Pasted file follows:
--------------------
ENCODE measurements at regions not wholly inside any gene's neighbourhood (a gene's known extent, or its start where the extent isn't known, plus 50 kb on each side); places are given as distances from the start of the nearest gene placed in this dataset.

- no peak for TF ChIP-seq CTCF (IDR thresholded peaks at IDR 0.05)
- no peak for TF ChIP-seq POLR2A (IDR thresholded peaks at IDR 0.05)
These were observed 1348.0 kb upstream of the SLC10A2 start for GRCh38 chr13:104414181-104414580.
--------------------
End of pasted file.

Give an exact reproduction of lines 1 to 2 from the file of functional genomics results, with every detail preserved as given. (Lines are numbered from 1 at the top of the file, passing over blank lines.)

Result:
ENCODE measurements at regions not wholly inside any gene's neighbourhood (a gene's known extent, or its start where the extent isn't known, plus 50 kb on each side); places are given as distances from the start of the nearest gene placed in this dataset.

- no peak for TF ChIP-seq CTCF (IDR thresholded peaks at IDR 0.05)